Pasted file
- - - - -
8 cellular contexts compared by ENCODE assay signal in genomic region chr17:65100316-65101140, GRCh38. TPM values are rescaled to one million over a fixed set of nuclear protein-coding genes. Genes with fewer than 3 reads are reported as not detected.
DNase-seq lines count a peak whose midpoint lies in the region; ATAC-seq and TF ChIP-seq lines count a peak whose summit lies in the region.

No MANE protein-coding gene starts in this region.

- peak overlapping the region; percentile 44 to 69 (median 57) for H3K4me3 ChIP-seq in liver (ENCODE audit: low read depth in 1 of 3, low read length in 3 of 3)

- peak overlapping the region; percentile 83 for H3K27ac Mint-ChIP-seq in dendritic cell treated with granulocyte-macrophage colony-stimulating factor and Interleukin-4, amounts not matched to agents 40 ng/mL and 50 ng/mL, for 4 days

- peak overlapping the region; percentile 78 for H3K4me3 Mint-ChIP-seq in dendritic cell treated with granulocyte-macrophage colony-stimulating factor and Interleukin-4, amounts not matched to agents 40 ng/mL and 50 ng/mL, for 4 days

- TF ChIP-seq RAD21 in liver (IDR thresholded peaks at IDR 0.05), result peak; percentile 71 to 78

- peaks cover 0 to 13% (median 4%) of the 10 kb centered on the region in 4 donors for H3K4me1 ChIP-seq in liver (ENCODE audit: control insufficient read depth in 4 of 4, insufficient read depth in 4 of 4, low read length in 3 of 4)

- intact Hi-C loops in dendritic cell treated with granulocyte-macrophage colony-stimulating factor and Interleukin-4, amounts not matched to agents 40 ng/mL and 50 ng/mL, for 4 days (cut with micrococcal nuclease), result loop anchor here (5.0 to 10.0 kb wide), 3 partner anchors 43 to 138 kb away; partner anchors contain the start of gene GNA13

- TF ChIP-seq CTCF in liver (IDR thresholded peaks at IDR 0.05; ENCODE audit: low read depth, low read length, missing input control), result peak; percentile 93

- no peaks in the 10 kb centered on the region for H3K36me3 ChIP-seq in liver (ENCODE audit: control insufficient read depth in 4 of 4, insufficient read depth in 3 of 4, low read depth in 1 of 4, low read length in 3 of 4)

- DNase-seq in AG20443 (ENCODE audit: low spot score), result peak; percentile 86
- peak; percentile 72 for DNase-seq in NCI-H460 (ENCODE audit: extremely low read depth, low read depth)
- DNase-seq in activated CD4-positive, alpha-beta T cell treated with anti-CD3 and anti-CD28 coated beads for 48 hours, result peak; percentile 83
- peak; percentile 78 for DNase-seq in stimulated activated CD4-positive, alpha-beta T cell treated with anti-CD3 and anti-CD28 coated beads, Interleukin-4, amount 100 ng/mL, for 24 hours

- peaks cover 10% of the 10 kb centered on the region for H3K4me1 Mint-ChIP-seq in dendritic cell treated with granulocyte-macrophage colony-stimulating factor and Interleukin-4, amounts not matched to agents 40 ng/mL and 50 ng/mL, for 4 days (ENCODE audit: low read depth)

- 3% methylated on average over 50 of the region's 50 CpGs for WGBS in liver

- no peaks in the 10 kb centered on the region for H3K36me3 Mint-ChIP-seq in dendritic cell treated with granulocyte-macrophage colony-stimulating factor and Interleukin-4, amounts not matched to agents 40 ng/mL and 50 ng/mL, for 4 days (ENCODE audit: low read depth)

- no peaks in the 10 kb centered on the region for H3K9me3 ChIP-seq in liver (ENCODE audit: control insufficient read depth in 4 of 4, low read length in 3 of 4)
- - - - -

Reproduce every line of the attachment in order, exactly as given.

8 cellular contexts compared by ENCODE assay signal in genomic region chr17:65100316-65101140, GRCh38. TPM values are rescaled to one million over a fixed set of nuclear protein-coding genes. Genes with fewer than 3 reads are reported as not detected.
DNase-seq lines count a peak whose midpoint lies in the region; ATAC-seq and TF ChIP-seq lines count a peak whose summit lies in the region.

No MANE protein-coding gene starts in this region.

- peak overlapping the region; percentile 44 to 69 (median 57) for H3K4me3 ChIP-seq in liver (ENCODE audit: low read depth in 1 of 3, low read length in 3 of 3)

- peak overlapping the region; percentile 83 for H3K27ac Mint-ChIP-seq in dendritic cell treated with granulocyte-macrophage colony-stimulating factor and Interleukin-4, amounts not matched to agents 40 ng/mL and 50 ng/mL, for 4 days

- peak overlapping the region; percentile 78 for H3K4me3 Mint-ChIP-seq in dendritic cell treated with granulocyte-macrophage colony-stimulating factor and Interleukin-4, amounts not matched to agents 40 ng/mL and 50 ng/mL, for 4 days

- TF ChIP-seq RAD21 in liver (IDR thresholded peaks at IDR 0.05), result peak; percentile 71 to 78

- peaks cover 0 to 13% (median 4%) of the 10 kb centered on the region in 4 donors for H3K4me1 ChIP-seq in liver (ENCODE audit: control insufficient read depth in 4 of 4, insufficient read depth in 4 of 4, low read length in 3 of 4)

- intact Hi-C loops in dendritic cell treated with granulocyte-macrophage colony-stimulating factor and Interleukin-4, amounts not matched to agents 40 ng/mL and 50 ng/mL, for 4 days (cut with micrococcal nuclease), result loop anchor here (5.0 to 10.0 kb wide), 3 partner anchors 43 to 138 kb away; partner anchors contain the start of gene GNA13

- TF ChIP-seq CTCF in liver (IDR thresholded peaks at IDR 0.05; ENCODE audit: low read depth, low read length, missing input control), result peak; percentile 93

- no peaks in the 10 kb centered on the region for H3K36me3 ChIP-seq in liver (ENCODE audit: control insufficient read depth in 4 of 4, insufficient read depth in 3 of 4, low read depth in 1 of 4, low read length in 3 of 4)

- DNase-seq in AG20443 (ENCODE audit: low spot score), result peak; percentile 86
- peak; percentile 72 for DNase-seq in NCI-H460 (ENCODE audit: extremely low read depth, low read depth)
- DNase-seq in activated CD4-positive, alpha-beta T cell treated with anti-CD3 and anti-CD28 coated beads for 48 hours, result peak; percentile 83
- peak; percentile 78 for DNase-seq in stimulated activated CD4-positive, alpha-beta T cell treated with anti-CD3 and anti-CD28 coated beads, Interleukin-4, amount 100 ng/mL, for 24 hours

- peaks cover 10% of the 10 kb centered on the region for H3K4me1 Mint-ChIP-seq in dendritic cell treated with granulocyte-macrophage colony-stimulating factor and Interleukin-4, amounts not matched to agents 40 ng/mL and 50 ng/mL, for 4 days (ENCODE audit: low read depth)

- 3% methylated on average over 50 of the region's 50 CpGs for WGBS in liver

- no peaks in the 10 kb centered on the region for H3K36me3 Mint-ChIP-seq in dendritic cell treated with granulocyte-macrophage colony-stimulating factor and Interleukin-4, amounts not matched to agents 40 ng/mL and 50 ng/mL, for 4 days (ENCODE audit: low read depth)

- no peaks in the 10 kb centered on the region for H3K9me3 ChIP-seq in liver (ENCODE audit: control insufficient read depth in 4 of 4, low read length in 3 of 4)